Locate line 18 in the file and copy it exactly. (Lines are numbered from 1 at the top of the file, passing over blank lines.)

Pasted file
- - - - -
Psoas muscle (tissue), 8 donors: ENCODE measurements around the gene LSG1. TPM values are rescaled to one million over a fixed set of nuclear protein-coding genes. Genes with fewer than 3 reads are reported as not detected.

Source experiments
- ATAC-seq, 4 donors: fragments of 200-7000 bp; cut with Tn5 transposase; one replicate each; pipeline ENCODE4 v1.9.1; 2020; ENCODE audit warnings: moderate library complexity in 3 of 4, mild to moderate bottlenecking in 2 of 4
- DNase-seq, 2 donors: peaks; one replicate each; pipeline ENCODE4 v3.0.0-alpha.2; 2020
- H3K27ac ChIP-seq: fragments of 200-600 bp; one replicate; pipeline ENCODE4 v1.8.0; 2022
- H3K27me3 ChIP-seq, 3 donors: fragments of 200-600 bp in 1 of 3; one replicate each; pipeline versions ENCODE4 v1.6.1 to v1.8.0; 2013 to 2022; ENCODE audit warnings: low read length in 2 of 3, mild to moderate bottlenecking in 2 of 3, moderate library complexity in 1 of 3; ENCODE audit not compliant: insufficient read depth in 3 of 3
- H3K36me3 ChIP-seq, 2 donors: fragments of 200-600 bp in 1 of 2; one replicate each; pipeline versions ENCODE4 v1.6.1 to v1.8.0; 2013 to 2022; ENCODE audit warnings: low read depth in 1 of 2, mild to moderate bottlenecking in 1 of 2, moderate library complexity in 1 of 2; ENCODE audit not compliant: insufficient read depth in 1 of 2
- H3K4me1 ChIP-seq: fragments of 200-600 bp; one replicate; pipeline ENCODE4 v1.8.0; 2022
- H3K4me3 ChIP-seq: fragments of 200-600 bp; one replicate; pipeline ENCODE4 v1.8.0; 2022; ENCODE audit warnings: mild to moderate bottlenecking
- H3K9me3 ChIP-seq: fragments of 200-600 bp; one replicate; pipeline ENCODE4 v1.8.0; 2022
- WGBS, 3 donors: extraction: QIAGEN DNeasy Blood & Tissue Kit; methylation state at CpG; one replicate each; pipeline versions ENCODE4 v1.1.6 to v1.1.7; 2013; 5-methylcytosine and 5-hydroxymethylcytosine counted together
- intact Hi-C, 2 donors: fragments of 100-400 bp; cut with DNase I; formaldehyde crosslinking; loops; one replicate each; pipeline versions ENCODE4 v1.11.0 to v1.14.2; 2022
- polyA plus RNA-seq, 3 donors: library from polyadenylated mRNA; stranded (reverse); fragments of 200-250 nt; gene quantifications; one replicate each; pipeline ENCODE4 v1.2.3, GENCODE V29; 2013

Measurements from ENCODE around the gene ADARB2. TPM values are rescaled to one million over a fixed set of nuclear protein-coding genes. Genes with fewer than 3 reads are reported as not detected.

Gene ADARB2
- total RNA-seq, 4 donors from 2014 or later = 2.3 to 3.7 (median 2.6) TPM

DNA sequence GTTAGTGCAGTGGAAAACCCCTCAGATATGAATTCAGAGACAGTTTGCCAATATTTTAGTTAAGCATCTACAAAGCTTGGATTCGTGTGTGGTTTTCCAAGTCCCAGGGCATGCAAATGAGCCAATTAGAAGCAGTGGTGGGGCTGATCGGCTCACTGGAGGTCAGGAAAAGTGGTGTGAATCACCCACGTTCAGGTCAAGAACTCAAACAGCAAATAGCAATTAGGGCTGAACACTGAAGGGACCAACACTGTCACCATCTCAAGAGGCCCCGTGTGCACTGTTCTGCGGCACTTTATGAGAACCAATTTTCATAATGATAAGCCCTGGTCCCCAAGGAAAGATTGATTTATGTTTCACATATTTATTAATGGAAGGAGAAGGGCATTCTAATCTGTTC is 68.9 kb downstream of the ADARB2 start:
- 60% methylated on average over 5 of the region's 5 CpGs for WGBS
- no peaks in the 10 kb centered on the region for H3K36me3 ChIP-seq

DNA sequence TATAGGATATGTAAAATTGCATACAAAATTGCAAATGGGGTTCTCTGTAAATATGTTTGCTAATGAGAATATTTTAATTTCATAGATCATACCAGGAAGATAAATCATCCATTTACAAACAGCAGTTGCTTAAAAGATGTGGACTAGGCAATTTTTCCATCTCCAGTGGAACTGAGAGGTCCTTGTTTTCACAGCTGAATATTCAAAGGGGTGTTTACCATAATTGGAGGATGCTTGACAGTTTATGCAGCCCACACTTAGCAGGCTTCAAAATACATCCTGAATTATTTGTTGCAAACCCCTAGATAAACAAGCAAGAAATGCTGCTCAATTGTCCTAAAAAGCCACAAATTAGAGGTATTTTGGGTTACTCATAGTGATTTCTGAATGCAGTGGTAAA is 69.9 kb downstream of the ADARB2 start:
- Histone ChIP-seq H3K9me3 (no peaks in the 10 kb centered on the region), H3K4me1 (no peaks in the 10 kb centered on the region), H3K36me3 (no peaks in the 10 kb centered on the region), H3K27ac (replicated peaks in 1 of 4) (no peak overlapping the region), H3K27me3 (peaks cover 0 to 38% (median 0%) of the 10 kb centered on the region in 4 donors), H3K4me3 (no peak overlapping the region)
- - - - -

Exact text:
- 60% methylated on average over 5 of the region's 5 CpGs for WGBS